The Tax Cuts and Jobs Act (Trump’s Tax Reform Act) was passed in December of 2017 and includes some significant changes that impact anyone buying a plane.

A major change is that there’s now 100% expensing (effectively bonus depreciation) permitted on aircraft purchased and used for business purposes. In other words, if you buy a plane for your business, you can write it off straight away for tax purposes. This can have large cash flow benefits, as it may significantly reduce your taxable income and so reduce the amount of federal income tax that you need to pay.

There are no financial limits on this 100% expensing. In other words, it is available whether you buy a single engine piston aircraft for a few hundred thousand dollars and also applies to large, heavy long-range jets that may cost $70m.

According to aviation attorney Paul Bell, of Newton, MA, the key elements of this change are:

  • It is effective for aircraft purchased after 09/27/2017
  • 100 percent expensing is permitted for both factory-new and pre-owned aircraft, so long as it is the taxpayer’s first use of the aircraft
  • It applies only to new purchases (but it does not apply to aircraft currently owned or in use)
  • It applies only for business / commercial use. It is not available for personal use

While the expensing is available now, the full expensing is only available through 2022, unless it is extended by Congress. So, if you are planning to buy a plane, or two, you have a few years to do it. For instance, you could potentially buy a plane this year and write it all off, then buy another plane in 2022 and write all that off too. From 2023 there is a phase out of the write off at 20% per year, so the expensing becomes:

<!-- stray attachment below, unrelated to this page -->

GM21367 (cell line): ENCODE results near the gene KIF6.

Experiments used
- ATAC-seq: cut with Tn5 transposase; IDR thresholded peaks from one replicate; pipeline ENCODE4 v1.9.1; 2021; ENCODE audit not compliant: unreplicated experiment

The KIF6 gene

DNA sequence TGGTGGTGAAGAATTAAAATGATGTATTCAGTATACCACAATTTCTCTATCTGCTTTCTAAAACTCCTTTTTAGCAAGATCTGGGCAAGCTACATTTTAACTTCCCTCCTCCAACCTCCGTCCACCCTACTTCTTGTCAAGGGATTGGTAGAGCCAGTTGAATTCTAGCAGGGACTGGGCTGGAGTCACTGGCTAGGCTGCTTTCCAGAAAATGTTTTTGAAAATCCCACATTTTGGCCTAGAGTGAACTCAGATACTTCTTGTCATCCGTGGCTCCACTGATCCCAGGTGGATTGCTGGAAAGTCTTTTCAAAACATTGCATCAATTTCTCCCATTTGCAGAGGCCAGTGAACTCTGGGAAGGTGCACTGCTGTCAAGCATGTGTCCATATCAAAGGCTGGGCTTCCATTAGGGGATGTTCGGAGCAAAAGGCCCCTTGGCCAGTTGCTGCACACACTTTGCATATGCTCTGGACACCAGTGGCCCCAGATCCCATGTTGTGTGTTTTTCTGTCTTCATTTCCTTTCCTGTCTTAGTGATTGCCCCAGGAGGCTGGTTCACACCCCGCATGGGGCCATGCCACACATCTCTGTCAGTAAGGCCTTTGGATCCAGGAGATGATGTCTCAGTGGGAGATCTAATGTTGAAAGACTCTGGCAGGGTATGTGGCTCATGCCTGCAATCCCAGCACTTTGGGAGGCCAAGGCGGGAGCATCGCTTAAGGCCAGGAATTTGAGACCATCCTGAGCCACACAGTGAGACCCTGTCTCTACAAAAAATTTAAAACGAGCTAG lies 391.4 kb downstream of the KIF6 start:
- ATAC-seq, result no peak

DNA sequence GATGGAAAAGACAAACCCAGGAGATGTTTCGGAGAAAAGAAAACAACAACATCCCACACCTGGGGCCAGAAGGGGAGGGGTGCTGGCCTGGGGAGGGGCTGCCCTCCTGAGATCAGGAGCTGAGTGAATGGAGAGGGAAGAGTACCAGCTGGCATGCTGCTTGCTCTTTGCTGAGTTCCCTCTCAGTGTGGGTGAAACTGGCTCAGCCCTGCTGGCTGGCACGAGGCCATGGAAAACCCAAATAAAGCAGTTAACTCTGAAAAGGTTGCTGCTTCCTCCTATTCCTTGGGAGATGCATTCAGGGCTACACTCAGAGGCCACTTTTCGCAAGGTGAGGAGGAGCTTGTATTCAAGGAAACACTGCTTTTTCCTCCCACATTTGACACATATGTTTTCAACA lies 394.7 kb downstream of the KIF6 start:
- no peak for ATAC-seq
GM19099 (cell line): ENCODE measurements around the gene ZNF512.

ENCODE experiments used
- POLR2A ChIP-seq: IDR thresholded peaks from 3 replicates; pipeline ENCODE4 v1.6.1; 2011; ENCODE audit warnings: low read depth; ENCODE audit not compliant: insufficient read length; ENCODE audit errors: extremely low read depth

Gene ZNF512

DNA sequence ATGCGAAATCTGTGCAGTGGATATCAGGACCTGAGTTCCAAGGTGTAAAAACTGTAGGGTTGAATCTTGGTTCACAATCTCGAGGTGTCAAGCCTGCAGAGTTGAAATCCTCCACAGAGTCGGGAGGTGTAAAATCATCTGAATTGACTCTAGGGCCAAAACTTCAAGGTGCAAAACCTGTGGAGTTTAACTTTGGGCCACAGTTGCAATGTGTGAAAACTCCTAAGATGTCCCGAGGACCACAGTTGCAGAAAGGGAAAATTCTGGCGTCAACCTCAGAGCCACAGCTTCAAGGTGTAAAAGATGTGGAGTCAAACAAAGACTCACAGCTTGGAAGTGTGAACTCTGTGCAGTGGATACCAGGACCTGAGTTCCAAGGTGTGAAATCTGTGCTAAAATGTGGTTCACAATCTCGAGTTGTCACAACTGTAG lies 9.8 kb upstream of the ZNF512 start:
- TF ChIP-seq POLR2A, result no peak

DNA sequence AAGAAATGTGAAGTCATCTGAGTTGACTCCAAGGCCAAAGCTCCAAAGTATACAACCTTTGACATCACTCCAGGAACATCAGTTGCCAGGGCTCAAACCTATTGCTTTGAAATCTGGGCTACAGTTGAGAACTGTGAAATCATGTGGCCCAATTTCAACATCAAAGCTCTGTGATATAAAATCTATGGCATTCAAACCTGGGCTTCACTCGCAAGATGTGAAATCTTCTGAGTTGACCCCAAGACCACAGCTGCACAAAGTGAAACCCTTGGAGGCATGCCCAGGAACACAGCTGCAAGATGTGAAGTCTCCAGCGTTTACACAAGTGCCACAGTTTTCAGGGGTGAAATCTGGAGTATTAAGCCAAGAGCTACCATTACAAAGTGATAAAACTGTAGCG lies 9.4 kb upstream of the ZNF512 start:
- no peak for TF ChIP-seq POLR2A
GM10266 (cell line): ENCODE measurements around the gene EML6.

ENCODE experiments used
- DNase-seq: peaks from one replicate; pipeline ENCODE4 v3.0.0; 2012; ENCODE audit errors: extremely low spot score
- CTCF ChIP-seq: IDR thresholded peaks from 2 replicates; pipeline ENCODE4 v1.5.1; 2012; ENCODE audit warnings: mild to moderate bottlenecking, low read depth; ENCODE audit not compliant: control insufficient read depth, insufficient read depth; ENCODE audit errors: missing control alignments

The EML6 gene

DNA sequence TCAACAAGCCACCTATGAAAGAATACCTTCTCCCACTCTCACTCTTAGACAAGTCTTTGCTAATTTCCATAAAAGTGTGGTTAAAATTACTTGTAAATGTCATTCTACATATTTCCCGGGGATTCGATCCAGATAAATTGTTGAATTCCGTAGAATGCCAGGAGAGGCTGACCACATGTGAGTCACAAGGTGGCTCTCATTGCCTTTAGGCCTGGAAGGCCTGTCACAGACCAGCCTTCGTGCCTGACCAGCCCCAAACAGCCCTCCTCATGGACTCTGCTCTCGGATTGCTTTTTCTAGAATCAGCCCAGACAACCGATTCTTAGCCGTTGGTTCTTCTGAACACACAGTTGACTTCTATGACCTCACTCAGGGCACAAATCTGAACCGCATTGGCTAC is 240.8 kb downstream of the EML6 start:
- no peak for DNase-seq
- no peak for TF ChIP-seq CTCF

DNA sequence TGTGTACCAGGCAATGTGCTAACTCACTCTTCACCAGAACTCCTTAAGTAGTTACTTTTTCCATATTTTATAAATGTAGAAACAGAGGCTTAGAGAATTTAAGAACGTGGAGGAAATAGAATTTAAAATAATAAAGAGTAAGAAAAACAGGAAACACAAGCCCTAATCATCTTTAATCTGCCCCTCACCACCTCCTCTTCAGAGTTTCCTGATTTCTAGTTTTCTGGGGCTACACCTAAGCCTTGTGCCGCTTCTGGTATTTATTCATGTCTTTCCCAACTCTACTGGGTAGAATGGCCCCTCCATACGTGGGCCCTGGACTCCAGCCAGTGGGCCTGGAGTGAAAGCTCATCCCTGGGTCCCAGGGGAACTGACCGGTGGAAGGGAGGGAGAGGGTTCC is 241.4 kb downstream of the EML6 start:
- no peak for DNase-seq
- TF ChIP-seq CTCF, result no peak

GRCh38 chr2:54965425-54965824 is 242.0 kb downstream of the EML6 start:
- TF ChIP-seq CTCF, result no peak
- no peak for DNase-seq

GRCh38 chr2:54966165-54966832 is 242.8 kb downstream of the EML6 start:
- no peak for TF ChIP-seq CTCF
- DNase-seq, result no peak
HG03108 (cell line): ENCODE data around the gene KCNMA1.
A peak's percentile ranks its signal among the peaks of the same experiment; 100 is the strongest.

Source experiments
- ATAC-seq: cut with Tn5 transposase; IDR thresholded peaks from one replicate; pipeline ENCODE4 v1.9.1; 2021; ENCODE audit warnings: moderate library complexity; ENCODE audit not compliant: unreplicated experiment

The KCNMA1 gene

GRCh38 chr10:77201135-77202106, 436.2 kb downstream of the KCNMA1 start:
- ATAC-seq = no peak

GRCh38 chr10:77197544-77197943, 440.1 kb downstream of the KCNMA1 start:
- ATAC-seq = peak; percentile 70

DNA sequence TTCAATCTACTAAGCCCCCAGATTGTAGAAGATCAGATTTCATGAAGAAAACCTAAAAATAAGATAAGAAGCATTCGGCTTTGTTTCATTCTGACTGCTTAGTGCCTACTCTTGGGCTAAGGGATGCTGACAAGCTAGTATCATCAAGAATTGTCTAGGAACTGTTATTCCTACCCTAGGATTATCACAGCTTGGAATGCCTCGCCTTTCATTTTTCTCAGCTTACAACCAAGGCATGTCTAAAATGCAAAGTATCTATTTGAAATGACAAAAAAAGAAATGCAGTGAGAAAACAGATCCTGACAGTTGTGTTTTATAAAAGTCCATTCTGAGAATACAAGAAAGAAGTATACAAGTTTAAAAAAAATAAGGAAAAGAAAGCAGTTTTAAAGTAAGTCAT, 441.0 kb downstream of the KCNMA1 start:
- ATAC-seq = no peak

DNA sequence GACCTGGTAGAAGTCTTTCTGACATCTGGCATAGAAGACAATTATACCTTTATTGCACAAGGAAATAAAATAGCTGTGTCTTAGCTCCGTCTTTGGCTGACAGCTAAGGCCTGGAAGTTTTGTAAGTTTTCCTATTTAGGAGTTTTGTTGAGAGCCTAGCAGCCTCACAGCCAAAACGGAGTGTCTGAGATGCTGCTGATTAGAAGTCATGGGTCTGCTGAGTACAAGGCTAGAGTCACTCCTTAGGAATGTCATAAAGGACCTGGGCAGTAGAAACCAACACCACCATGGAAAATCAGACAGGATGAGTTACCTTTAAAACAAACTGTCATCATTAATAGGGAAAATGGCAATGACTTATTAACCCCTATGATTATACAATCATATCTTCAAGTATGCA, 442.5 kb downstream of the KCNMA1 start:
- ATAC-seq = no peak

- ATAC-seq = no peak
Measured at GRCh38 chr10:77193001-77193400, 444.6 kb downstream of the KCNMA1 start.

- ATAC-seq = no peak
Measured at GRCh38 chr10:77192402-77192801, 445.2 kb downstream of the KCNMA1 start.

• 80% Expensing allowed in 2023
  • 60% Expensing allowed in 2024
  • 40% Expensing allowed in 2025
  • 20% Expensing allowed in 2026

1031 Exchanges Eliminated

The Tax Act eliminated 1031 Exchanges for all business personal property, including aircraft. As a reminder 1031 exchanges (sometime referred to as like-kind exchanges) allow you to reinvest the proceeds of a sale in a new property and to defer all capital gain taxes. Under the new law they are now only available for real estate.

Paul Bell told us that in outline taxpayers will no longer be eligible to defer taxable gain on the sale of aircraft via a like-kind exchange. This change is effective for sales as of 1st January 2018. Paul noted that there are transition rules which preserves like-kind exchanges of personal property if the taxpayer has either disposed of the relinquished property or acquired the replacement property on or before 31st December 2017.

State Tax Issues

The implications at the State level vary and in many cases are still being resolved. As with other aviation tax issues, the results are likely to vary significantly by State.

Paul Bell summarized the situation at the State level with the following points:

  • States may not follow the Federal lead on the full expensing rule
  • States may follow the Federal lead on eliminating 1031 for personal property
  • This could result in a significant tax consequence at the state level for: (a) exchange of existing aircraft that has been depreciated; and (b) future aircraft purchased and depreciated per state tax regulations
  • North Carolina has issued guidance stating it will follow Federal rules on eliminating 1031 on personal property
  • Other states have remained silent so far. They may address the issue directly with guidance or they may address it indirectly through actions on audits, etc.

No FET on Owned Planes

The Act also includes a provision to clarify the tax charges on the maintenance and use of owned aircraft. This has been a contentious area over recent years, with the IRS trying to charge a 7.5% excise tax on owners, in the same way that commercial airlines pay a 7.5% tax on each seat they sell. Specifically, the Act says no tax will be imposed “on any amounts paid by an aircraft owner for aircraft management services related to: maintenance and support of the aircraft owner's aircraft, or flights on the aircraft owner's aircraft.”

In Summary

The tax changes are a real benefit to a first-time business aircraft purchaser that needs to offset income tax. But, it’s now more challenging for owners wishing to exchange a fully depreciated aircraft after 2022, and there is still a lot of uncertainty as to the State tax consequences.

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